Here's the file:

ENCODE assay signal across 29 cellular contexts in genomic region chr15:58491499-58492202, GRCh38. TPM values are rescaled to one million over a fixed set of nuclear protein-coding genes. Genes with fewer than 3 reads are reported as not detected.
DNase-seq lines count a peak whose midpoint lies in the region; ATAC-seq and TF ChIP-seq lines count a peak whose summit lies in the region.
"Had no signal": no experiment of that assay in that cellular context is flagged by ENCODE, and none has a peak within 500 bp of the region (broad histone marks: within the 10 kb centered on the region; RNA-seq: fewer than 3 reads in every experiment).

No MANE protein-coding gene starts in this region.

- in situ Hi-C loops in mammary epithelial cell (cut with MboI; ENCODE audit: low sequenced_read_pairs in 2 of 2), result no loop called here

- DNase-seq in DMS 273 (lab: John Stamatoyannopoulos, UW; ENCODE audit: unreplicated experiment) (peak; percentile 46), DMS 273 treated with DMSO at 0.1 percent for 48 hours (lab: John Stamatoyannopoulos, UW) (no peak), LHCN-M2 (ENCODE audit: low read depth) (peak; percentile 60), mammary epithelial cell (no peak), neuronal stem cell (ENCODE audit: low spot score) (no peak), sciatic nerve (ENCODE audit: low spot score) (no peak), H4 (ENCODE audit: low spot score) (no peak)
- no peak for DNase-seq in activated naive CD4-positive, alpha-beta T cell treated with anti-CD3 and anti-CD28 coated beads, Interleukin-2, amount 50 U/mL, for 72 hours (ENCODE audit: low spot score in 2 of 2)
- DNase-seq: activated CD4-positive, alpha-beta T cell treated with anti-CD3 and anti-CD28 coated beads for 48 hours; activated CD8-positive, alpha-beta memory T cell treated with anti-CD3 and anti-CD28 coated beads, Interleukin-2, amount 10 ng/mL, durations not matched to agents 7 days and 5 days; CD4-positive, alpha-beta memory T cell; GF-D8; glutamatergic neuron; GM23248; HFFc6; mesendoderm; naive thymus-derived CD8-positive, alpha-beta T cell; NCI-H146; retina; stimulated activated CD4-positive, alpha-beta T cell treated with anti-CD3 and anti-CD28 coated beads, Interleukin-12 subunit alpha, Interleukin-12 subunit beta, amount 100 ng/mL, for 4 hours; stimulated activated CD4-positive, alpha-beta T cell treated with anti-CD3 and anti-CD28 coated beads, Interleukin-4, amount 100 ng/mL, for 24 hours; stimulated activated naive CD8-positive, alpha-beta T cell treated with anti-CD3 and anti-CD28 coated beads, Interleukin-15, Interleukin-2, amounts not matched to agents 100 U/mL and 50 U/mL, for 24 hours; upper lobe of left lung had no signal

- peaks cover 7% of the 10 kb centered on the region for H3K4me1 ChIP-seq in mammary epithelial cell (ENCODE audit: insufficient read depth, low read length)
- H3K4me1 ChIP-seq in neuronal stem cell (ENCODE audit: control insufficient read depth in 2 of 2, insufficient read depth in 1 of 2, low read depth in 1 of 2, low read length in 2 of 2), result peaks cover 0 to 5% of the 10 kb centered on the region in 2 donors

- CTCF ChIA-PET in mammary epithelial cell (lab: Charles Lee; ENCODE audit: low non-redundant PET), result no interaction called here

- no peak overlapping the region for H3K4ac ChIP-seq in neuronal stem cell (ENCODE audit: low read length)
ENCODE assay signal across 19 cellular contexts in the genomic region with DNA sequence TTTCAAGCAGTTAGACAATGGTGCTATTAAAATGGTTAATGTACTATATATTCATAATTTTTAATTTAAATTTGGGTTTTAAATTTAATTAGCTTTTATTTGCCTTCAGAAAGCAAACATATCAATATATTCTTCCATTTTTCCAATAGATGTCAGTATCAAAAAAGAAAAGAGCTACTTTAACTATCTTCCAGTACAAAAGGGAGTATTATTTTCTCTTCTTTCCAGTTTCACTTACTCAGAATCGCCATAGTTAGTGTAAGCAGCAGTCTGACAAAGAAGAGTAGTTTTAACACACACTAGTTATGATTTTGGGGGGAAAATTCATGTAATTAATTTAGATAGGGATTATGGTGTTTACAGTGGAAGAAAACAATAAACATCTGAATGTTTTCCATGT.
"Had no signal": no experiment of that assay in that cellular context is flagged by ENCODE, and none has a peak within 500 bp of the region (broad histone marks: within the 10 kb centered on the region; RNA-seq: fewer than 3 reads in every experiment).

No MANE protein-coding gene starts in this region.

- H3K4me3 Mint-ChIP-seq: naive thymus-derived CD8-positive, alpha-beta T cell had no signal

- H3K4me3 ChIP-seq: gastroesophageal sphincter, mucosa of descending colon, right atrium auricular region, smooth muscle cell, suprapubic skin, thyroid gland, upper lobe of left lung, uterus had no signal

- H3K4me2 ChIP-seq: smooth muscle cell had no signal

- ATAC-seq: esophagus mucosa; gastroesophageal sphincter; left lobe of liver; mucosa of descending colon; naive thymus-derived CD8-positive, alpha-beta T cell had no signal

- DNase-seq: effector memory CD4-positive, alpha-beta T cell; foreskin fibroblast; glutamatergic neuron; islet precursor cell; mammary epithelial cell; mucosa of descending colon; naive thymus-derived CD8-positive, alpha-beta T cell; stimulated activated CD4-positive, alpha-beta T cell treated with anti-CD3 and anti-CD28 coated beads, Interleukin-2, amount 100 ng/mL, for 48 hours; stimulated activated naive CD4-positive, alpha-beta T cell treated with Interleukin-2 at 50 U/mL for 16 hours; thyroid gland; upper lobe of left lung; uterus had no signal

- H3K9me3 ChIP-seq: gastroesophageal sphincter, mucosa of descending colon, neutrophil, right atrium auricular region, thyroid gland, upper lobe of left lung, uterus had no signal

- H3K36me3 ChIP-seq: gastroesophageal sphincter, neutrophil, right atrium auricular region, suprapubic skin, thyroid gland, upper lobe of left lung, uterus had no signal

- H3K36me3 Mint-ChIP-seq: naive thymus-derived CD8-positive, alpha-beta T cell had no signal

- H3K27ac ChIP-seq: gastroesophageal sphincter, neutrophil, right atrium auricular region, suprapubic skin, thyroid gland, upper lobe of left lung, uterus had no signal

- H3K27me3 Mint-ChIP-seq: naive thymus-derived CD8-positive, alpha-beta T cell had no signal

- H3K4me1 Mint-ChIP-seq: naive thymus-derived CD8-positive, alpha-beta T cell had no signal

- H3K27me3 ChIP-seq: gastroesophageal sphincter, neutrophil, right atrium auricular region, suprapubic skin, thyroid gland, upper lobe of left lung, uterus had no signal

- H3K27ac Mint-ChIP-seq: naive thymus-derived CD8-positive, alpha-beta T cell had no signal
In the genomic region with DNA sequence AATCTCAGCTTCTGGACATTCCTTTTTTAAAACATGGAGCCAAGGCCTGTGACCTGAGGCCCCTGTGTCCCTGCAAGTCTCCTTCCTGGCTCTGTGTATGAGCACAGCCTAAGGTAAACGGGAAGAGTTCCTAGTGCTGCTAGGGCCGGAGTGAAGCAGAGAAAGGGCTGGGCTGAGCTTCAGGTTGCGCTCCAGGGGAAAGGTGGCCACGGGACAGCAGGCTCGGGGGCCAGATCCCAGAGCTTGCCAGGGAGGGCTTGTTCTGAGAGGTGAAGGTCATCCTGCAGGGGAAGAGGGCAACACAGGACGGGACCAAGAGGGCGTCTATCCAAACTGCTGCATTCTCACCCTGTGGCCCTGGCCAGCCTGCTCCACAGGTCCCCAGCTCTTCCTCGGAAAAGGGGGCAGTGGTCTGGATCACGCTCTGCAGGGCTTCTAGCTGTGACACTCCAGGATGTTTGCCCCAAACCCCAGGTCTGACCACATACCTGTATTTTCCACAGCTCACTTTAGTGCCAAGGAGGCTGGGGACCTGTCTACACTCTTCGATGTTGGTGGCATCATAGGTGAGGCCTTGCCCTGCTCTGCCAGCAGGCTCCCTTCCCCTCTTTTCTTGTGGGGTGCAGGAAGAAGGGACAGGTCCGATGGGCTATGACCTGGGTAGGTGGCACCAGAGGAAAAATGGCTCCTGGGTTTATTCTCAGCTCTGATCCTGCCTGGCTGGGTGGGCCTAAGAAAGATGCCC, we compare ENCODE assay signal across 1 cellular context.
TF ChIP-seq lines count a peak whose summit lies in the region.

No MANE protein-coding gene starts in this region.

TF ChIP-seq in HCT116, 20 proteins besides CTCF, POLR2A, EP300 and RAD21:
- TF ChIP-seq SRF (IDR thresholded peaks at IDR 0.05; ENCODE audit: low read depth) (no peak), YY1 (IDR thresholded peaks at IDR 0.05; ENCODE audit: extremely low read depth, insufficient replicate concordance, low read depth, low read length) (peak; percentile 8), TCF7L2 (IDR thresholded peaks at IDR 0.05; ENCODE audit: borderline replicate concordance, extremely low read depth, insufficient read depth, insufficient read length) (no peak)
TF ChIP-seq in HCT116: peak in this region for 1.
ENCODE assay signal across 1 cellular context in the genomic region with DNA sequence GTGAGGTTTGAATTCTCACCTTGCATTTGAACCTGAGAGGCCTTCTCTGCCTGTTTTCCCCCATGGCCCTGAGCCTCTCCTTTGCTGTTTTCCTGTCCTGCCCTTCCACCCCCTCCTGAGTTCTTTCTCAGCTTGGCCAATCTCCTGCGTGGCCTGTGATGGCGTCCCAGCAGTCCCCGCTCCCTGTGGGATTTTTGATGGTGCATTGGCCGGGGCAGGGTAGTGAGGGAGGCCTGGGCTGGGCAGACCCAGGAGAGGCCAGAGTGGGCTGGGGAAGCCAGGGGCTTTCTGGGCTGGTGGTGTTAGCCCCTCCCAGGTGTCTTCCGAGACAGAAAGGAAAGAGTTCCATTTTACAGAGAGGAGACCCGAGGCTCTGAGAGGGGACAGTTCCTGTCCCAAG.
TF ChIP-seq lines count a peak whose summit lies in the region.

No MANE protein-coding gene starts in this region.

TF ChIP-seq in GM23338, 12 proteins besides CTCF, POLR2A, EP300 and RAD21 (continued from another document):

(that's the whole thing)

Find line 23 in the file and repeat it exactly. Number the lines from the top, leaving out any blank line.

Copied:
- H3K36me3 Mint-ChIP-seq: naive thymus-derived CD8-positive, alpha-beta T cell had no signal